“Homeric Hymns” by Anonymous

Hesiod and the Muse

The Art of the Lyre

“Whoso with wit and wisdom enquires of it cunningly, him it teaches through its sound all manner of things that delight the mind, being easily played with gentle familiarities, for it abhors toilsome drudgery; but whoso in ignorance enquires of it violently, to him it chatters mere vanity and foolishness.”

The Contest of Homer and Hesiod

Hesiod: ‘Homer, son of Meles, if indeed the Muses, daughters of great Zeus the most high, honour you as it is said, tell me a standard that is both best and worst for mortal-men; for I long to know it.’

Homer replied: ‘Hesiod, son of Dius, I am willing to tell you what you command, and very readily will I answer you. For each man to be a standard will I answer you. For each man to be a standard to himself is most excellent for the good, but for the bad it is the worst of all things. And now ask me whatever else your heart desires.’’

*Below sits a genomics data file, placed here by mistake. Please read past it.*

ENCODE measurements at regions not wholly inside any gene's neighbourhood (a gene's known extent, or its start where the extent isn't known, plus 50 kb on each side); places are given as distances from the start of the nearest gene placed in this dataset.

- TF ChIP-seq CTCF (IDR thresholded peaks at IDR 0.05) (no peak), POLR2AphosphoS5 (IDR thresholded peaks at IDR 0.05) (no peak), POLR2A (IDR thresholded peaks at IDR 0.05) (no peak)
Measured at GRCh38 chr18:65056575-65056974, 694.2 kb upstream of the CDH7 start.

After these verses had been spoken, all the Hellenes called for Homer to be crowned. But King Paneides bade each of them recite the finest passage from his own poems. [Hesiod recited a passage from “Works and Days”, and Homer “Iliad”] Here, again, the Hellenes applauded Homer admiringly, so far did the verses exceed the ordinary level; and demanded that he should be adjudged the winner. But the king gave the crown to Hesiod, declaring that it was right that he who called upon men to follow peace and husbandry should have the prize rather than one who dwelt on war and slaughter. In this way, then, we are told, Hesiod gained the victory and received a brazen tripod which he dedicated to the Muses with this inscription: ‘Hesiod dedicated this tripod to the Muses of Helicon after he had conquered divine Homer at Chalcis in a contest of song.’

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